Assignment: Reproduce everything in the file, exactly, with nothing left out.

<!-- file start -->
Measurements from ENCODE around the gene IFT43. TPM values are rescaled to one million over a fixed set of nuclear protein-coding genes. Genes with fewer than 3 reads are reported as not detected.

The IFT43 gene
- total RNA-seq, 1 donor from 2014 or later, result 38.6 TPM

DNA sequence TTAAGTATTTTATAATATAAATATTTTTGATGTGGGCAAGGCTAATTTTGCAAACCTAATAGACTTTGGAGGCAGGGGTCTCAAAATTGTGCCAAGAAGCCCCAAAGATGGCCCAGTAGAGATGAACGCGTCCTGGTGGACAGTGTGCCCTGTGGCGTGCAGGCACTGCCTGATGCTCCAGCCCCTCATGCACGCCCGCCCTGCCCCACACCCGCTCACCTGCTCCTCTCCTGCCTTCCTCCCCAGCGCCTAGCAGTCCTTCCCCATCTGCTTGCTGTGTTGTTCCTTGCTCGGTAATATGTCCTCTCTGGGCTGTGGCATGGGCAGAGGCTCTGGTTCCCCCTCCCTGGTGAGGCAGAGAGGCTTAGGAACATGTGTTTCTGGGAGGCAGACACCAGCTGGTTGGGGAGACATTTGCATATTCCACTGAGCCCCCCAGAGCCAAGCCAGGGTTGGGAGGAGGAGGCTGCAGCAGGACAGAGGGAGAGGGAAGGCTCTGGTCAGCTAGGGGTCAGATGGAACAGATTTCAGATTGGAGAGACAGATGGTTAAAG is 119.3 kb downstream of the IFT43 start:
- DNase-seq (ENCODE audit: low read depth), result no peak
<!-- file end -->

Measurements from ENCODE around the gene IFT43. TPM values are rescaled to one million over a fixed set of nuclear protein-coding genes. Genes with fewer than 3 reads are reported as not detected.

The IFT43 gene
- total RNA-seq, 1 donor from 2014 or later, result 38.6 TPM

DNA sequence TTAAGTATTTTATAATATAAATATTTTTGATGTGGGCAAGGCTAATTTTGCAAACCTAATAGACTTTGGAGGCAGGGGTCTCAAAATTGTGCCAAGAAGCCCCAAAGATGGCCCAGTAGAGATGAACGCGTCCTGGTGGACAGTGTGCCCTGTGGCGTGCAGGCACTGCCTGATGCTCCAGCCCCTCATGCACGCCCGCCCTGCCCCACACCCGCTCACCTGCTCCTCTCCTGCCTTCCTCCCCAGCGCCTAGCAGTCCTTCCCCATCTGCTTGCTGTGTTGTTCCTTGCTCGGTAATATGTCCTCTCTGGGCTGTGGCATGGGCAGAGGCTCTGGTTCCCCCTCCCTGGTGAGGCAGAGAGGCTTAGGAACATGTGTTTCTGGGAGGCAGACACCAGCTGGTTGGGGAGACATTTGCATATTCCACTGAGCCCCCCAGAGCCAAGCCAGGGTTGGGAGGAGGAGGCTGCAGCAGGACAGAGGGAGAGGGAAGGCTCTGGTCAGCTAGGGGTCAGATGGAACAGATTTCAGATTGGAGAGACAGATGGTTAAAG is 119.3 kb downstream of the IFT43 start:
- DNase-seq (ENCODE audit: low read depth), result no peak